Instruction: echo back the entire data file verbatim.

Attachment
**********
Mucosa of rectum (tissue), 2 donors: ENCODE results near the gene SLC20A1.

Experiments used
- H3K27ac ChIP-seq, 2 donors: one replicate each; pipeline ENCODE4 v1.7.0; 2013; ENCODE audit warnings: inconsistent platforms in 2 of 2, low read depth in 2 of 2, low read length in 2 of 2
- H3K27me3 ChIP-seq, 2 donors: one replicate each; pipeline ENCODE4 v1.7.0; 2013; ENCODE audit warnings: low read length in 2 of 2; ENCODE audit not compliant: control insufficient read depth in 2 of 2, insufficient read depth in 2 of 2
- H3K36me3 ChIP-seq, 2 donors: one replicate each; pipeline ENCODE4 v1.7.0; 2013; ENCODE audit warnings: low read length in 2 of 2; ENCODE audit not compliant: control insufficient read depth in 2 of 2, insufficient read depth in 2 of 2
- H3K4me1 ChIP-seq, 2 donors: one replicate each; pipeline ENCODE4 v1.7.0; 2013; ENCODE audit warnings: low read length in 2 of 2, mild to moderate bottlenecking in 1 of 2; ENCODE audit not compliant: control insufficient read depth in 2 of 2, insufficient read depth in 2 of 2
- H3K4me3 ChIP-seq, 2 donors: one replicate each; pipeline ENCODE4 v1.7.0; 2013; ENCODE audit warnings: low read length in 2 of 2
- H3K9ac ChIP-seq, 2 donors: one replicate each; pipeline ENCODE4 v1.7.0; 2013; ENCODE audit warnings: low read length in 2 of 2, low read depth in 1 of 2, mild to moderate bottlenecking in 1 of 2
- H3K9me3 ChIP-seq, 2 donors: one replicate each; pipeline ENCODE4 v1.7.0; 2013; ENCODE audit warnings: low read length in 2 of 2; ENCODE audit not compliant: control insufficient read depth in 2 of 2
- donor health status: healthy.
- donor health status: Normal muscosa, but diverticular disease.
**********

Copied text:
Mucosa of rectum (tissue), 2 donors: ENCODE results near the gene SLC20A1.

Experiments used
- H3K27ac ChIP-seq, 2 donors: one replicate each; pipeline ENCODE4 v1.7.0; 2013; ENCODE audit warnings: inconsistent platforms in 2 of 2, low read depth in 2 of 2, low read length in 2 of 2
- H3K27me3 ChIP-seq, 2 donors: one replicate each; pipeline ENCODE4 v1.7.0; 2013; ENCODE audit warnings: low read length in 2 of 2; ENCODE audit not compliant: control insufficient read depth in 2 of 2, insufficient read depth in 2 of 2
- H3K36me3 ChIP-seq, 2 donors: one replicate each; pipeline ENCODE4 v1.7.0; 2013; ENCODE audit warnings: low read length in 2 of 2; ENCODE audit not compliant: control insufficient read depth in 2 of 2, insufficient read depth in 2 of 2
- H3K4me1 ChIP-seq, 2 donors: one replicate each; pipeline ENCODE4 v1.7.0; 2013; ENCODE audit warnings: low read length in 2 of 2, mild to moderate bottlenecking in 1 of 2; ENCODE audit not compliant: control insufficient read depth in 2 of 2, insufficient read depth in 2 of 2
- H3K4me3 ChIP-seq, 2 donors: one replicate each; pipeline ENCODE4 v1.7.0; 2013; ENCODE audit warnings: low read length in 2 of 2
- H3K9ac ChIP-seq, 2 donors: one replicate each; pipeline ENCODE4 v1.7.0; 2013; ENCODE audit warnings: low read length in 2 of 2, low read depth in 1 of 2, mild to moderate bottlenecking in 1 of 2
- H3K9me3 ChIP-seq, 2 donors: one replicate each; pipeline ENCODE4 v1.7.0; 2013; ENCODE audit warnings: low read length in 2 of 2; ENCODE audit not compliant: control insufficient read depth in 2 of 2
- donor health status: healthy.
- donor health status: Normal muscosa, but diverticular disease.